Orson Welles: the stories of his life by Peter Conrad

Juggling the ideas of Orson Welles
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The Independent Culture

The protean, broken life of Orson Welles makes rich pickings for cultural commentators, biographers and people who inhabit the mid-ground, like Peter Conrad, the Oxford critic whose The Hitchcock Murders was widely praised. Dispensing with the vulgar trade of biography (too many hours spent grubbing through diaries or spending meagre advances on trips abroad?), Conrad purportedly teases out the essence of Welles entirely through fragments, biographical shards and images from the films.

The story is known: the thundering 1930s "War of the Worlds" broadcast, then Citizen Kane and the crash of The Magnificent Ambersons leading to a pitiful life in exile full of unrealised projects. Finally, there are the dog food and lager adverts when he was still (probably) the greatest living director in the world. So what can be added to the acres of biographical matter already published?

Conrad notes Welles's affinity with the film pioneer Georges Méliès, but apparently fails to mark Méliès' similar ignominious end: running a toy shop in the Gare Montparnasse minutes away from where Welles filmed The Trial.

One of Welles's onscreen roles was as the magician Cagliostro, and Conrad remarks how much Welles conforms to the image of the charlatan-conjuror, one part infernal powers to two parts fraudulence. He was also, we discover (if we did not already know from that bulging cummerbund), a man of Rabelaisian appetites. That corpulence is seen to its best effect in his late film with Harry Kümel, Malpertuis, where he's a beached whale of a dying, superannuated magician who has managed to imprison the Apollonian gods in human form and threatens also to imprison his visiting heirs. It's curious that Conrad barely discusses this film, which should be important to his thesis.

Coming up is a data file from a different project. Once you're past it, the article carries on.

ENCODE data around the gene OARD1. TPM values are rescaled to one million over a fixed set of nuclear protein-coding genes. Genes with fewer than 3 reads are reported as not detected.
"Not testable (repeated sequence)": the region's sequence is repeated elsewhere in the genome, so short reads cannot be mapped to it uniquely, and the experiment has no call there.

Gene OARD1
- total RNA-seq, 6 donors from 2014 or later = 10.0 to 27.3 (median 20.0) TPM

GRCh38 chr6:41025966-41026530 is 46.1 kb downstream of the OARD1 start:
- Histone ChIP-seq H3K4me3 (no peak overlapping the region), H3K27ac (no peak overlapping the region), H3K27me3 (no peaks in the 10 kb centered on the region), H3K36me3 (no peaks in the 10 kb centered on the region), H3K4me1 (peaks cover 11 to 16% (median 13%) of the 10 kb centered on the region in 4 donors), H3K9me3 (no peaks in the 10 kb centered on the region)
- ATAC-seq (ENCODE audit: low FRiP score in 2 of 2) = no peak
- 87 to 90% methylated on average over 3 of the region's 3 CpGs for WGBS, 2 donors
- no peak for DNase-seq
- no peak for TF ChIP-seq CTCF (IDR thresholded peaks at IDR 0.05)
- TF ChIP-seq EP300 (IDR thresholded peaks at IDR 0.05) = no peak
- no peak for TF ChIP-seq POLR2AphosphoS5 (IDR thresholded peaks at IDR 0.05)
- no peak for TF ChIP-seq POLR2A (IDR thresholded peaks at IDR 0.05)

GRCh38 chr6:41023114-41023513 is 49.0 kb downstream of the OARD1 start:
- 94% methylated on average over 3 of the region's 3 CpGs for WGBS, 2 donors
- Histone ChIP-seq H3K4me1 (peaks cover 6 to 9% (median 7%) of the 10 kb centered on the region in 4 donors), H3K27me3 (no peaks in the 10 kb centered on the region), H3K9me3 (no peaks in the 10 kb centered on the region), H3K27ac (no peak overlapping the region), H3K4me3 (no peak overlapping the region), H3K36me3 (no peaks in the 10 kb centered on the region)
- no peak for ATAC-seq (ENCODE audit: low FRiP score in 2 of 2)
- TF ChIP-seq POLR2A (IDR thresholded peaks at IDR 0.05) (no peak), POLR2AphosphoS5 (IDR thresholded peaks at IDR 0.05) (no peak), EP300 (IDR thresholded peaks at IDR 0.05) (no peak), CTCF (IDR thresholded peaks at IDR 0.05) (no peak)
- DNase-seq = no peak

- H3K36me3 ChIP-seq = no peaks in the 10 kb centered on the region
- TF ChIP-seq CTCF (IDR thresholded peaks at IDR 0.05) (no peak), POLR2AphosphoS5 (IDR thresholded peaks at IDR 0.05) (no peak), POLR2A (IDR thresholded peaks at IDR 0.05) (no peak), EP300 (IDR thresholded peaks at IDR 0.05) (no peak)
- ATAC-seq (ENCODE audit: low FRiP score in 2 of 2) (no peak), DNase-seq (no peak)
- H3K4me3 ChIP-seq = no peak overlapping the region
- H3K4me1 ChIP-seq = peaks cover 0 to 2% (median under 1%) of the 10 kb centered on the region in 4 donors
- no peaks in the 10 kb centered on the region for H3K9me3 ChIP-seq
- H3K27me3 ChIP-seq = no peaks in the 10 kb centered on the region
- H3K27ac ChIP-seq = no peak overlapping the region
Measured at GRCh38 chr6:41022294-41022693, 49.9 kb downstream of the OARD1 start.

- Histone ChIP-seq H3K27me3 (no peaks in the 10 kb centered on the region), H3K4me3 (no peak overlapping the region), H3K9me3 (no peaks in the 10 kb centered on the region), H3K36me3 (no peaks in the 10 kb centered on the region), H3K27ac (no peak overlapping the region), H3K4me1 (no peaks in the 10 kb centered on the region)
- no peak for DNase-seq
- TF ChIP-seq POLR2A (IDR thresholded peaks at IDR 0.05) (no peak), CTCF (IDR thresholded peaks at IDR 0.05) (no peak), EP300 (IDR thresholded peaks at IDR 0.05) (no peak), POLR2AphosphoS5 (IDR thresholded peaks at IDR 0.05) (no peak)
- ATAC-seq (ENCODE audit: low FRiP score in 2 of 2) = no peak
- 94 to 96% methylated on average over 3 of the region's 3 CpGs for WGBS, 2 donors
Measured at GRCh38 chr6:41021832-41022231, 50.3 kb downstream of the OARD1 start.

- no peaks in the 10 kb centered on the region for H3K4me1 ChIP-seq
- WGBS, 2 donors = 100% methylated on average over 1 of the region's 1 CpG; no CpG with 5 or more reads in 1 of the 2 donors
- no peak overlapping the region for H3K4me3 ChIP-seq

Conrad examines lesser films such as Macbeth, Chimes at Midnight and F for Fake. He looks in detail at Welles's performances in The Third Man (another key moment) and bread-and-butter parts in virtually unknown films such as The Stranger in 1946 (where he plays a Nazi schoolteacher hiding out in Connecticut).

Themes quickly emerge: a love of Shakespeare that even embarrassed Olivier and Gielgud, and a passionate involvement with the central drama of Don Quixote and Moby Dick. Welles identified strongly with foolish quests; kings and great generals appealed to the girth of his imagination. He was ever the wounded sovereign and wheezing Falstaffian wreck. He loved illusion, false clothes and padding, make-up and codpieces and false noses (although his Harry Lime has no make-up at all).

This is the book not of someone who particularly spends a lot of time in the cinema, but someone who enjoys juggling ideas, offering them up like a kind of exalted gossip. Expect a fluttering scholarly preoccupation with cultural nuance here, and a cloistered eye for obscure detail there, and you will not be disappointed.